Lesley Lokko, the renowned Scottish-Ghanaian architecture academic, has announced plans of relocating from New York to Accra “to set up an independent school of architecture”.
She resigned from the Bernard and Anne Spitzer school of architecture at the City College of New York, primarily because she says she “lacked the tools to both process and deflect” how the “‘problem woman of colour’ scenario” manifests in America.
We welcome her back home to Accra, and respectfully ask her to ready herself for the multiple battles she will face.
A few are listed below for our collective contemplation.
First, will Lesley Lokko’s would-be students/mentees accept that certain anachronistic designs should be done away with?
For example open gutters on account of lame arguments of “flash flooding” on the streets when it rains and; narrow windows that stymie both light and ventilation.
Second, is Ms Lokko prepared to live above the fray of Ghana’s National Accreditation Board (NAB) without needing their certification?
For example, is she ready to combat the NAB’s “skirt and blouse” policy which proscribes hiring of faculty with diverse academic backgrounds.
She is an acclaimed novelist, and she studied Hebrew, Arabic, Sociology and Law before settling into architecture.
Third, how about if Ghana’s National Accreditation Board issues a statement declaring her proposed curriculum as “over-training”, that is, offering more than is required for a certificate, diploma or bachelor’s degree programme?
While reflecting on her recent New York experience, Lokko remarked in an Oliver Wainwright story in theguardian.com published 20 October, 2020,
“The black woman arrives in an organisation and everyone is so enthusiastic. It’s treated like the coming of the second messiah. Then she begins to question the organisation and hold people accountable for their actions, and soon she’s targeted and made out to be the problem.”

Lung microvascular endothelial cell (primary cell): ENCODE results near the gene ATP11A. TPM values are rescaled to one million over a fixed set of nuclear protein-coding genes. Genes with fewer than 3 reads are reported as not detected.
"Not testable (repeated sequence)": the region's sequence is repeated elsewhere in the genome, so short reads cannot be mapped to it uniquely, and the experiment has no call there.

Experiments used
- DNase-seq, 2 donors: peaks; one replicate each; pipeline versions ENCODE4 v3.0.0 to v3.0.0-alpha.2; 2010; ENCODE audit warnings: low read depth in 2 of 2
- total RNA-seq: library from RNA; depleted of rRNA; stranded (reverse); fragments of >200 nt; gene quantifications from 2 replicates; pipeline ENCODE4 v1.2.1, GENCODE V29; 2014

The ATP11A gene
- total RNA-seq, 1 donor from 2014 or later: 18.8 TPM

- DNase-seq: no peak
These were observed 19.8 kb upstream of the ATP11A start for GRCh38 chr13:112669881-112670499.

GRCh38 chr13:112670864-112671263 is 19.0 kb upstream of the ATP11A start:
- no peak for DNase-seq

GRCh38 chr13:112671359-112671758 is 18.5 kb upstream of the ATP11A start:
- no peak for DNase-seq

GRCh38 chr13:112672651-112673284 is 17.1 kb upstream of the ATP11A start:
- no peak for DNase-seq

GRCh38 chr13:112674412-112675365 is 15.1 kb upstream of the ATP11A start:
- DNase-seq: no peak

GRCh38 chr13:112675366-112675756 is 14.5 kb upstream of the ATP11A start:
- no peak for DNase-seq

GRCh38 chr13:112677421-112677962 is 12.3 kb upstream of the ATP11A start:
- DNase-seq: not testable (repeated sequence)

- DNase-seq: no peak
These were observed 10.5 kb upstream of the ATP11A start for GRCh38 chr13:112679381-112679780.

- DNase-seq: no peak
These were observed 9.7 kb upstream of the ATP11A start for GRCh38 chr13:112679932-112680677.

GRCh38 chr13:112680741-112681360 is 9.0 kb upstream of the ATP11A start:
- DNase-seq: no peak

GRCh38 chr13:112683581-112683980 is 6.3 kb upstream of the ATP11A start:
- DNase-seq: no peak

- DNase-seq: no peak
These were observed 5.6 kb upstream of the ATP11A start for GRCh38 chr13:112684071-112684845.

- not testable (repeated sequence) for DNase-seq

Lokko says of her New York experience that “Race is never far from the surface of any situation in the US”.
While we empathise with her, we still reject the concept of race.
My mentor calls race a “red herring” for he says “There is only one race- the human race; attempts at categorization are bogus with no scientific basis”.
We, therefore, urge Lesley Lokko to align herself with a new group designated not by the colour of the skin, but as a body of independent scholars and professionals whose language, thoughts and actions – wherever they are, dispersed over the surface of earth and water – are grounded in facts, evidence and reason.
We are intrigued that Lokko “completed a PhD by practise on building her own house”.
She wrote on that subject on 24 September 2005 on theguardian.com describing how she built her house in Accra,
“Much of the instruction on site is verbal, not drawn. The upside is that the design process is much more fluid – you make decisions and compromises as you go along, designing in real time … it’s possible to stride around on site and position doors and windows as the walls go up.
The downside is that the interpretation of instructions is equally fluid. It’s possible to spend hours arguing over where you thought you asked for something to go and where it in fact is. ‘But you said …’ Working without drawings can be exhilarating. It can also be madness.”
Welcome back to madness Ms Lokko. Nothing has changed.
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